“I really enjoy working with Isabel,” said Kingsley about their director. “She has the ability to place the actor perfectly on the screen. You feel held by the situation and where she’s placed you, and you’re given a place from which you can really jump as an actor. Some directors lack that ability. I think you can release a lot of good energy from an actor by placing him or her perfectly and then the camera capturing him perfectly. I always know with Isabel that whatever I do, she’s going to see it (because she operates the camera herself) and see everything that I’m offering her. I never have to worry if she may be missing the tiniest of gestures that I offer, so you can be very economical with Isabel. You don’t have to say, ‘Over here! I’m acting!’ She will find our way of telling the story and capture it and nurture it. It’s a very joyful experience.”
Interestingly, when we spoke to Sophie Turner for Coixet’s last film Another Me, she said essentially the same thing as Sir Ben, but as irony would have it, Learning to Drive was actually a reviving experience for Coixet, as she told us that Another Me was taken out of her hands and recut by the studio/producers. “After ‘Another Me,’ I thought maybe my career was over,” she said poignantly. “Maybe this is not worth it when you don’t have control over what you do, but I learned something from ‘Learning to Drive.’ Okay, your husband is leaving you for someone else and your house is not your house and you feel lonely and this is the end of the world, but no, it’s not.”
“The end of the world is something like what’s happening in the world right now,” she continued. “We’re having so many really, really difficult tragedies, so you have to put it into perspective these things, so for me, making ‘Learning to Drive’ was a real lesson. I have the opportunity to make this film and I’ll do it. I was heavily depressed. When you’re doing a film and they take it from your hands. I didn’t want to make a big fuss because all these things in the press, you’re either portrayed as a victim or as a weak person and I don’t think I’m either. I think a big corporation took over my little film and made it something that was not mine and was not what they wanted.”
“The more I see of the world, there are certain unimaginable instances, I mean horrible instances, where you just have to act the unthinkable,” said Kingsley about his own forays into heavier drama. “I’ve been in three films now that involve the Holocaust. I’ve played Simon Wiesenthal, I’ve played Otto Frank, Anne’s dad, and of course I was in ‘Schindler’s List.’ There are certain things that are beyond my knowledge and all of our knowledges. It’s absolutely incomprehensible and yet, you put the yellow star and the striped uniform on, and you have to find truth.”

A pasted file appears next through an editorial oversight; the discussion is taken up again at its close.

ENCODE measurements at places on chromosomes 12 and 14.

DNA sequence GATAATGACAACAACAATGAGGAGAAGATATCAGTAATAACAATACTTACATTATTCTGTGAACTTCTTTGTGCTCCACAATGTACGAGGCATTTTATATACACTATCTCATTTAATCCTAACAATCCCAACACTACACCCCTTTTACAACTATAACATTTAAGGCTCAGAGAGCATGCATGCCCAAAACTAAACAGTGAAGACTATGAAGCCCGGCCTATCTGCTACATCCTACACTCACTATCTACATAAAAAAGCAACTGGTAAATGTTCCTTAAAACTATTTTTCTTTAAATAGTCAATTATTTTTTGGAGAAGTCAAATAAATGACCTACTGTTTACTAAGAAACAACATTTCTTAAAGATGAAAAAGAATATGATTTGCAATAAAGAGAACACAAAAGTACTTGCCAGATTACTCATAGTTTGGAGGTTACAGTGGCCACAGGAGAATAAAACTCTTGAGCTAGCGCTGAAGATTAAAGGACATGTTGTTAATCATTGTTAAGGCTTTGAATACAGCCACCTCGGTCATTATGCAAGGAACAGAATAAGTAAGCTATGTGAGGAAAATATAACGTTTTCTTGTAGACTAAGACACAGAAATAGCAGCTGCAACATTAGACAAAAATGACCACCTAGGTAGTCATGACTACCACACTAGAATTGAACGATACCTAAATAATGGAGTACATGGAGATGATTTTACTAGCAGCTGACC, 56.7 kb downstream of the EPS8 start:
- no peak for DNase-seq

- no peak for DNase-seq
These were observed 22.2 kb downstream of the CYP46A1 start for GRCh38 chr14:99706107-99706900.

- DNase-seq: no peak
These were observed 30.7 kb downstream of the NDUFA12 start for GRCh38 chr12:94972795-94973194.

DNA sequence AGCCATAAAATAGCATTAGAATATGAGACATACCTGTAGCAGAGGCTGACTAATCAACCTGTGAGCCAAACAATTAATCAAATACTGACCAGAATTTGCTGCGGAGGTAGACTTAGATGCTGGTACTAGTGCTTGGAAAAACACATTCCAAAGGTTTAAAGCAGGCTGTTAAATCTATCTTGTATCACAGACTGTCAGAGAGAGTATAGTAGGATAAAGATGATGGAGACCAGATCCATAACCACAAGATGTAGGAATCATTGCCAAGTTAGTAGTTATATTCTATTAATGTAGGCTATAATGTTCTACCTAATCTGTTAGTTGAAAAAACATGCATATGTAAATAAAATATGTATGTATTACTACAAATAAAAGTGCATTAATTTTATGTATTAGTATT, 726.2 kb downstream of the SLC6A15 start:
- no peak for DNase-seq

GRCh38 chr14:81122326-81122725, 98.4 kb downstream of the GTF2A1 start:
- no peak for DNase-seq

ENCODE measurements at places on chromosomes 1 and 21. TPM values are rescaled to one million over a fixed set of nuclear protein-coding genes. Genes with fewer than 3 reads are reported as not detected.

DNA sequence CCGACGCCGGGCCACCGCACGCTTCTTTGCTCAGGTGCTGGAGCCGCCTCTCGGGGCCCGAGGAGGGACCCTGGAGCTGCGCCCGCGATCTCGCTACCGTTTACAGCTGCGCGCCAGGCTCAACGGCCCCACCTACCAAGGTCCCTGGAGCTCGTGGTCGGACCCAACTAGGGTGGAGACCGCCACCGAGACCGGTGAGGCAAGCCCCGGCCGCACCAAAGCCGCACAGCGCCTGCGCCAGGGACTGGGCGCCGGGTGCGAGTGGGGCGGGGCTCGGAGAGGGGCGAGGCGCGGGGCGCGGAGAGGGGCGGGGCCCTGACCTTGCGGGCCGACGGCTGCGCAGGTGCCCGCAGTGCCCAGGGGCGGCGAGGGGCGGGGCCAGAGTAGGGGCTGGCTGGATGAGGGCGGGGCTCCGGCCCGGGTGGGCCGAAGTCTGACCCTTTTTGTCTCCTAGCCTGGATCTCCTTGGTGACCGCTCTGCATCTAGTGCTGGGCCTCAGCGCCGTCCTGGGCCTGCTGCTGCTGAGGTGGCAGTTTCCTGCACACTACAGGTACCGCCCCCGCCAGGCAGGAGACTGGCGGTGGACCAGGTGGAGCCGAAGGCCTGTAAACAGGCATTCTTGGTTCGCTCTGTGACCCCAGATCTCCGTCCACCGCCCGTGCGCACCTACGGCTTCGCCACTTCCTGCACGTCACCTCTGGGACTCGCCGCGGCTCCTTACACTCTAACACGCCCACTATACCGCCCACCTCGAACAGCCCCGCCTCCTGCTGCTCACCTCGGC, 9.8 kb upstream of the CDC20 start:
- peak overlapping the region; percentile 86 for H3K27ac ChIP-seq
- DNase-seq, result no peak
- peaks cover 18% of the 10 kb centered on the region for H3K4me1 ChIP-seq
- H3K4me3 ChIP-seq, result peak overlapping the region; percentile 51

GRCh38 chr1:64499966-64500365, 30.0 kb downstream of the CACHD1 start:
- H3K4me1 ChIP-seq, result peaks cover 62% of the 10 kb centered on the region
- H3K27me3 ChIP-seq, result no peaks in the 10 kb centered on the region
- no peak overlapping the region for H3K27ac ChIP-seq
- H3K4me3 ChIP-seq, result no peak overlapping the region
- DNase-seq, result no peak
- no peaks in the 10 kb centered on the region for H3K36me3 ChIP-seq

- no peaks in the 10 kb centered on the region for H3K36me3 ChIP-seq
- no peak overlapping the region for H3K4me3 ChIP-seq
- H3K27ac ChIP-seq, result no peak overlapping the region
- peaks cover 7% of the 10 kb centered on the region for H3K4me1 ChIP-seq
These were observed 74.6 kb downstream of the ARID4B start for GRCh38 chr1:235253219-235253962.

As always, you can’t talk to Sir Ben without learning something about the artistry of acting and he shared a few thoughts on how it is that he can get in and out of these roles so easily. “I did physics, chemistry and biology at school because I was thinking of a medical career. I remember in physics, there’s this wonderful law of elasticity that if you stretch something beyond its point of elasticity, it will not shrink back to its original shape. I feel that with some actors, if they are not really strong—and it’s a tough business—then you can stretch some actors beyond their point of elasticity and they won’t shrink back.”
Fortunately, things are looking brighter for Learning to Drive and Clarkson is delighted that people can finally see the results of their work. “For me to see this film come to fruition was a very emotional day for me,” she said emphatically. “I’ve been on a journey with a few, but this was the longest journey ever.”
Next up for Clarkson is Maze Runner: The Scorch Trials, in which she has a larger part than the previous movie, while Coixet made another movie with Juliet Binoche and Rinko Kikuchi called Nobody Wants the Night, which played at Berlinale earlier this year. It was also recently announced that she is adapting Penelope Fitzgerald’s “The Bookshop.” Sir Ben Kingsley has been busy as ever with roles in Robert Zemeckis’ upcoming The Walk and also voicing Bagheera in Jon Favreau’s The Jungle Book.
Learning to Drive opens in select cities on Friday, August 21.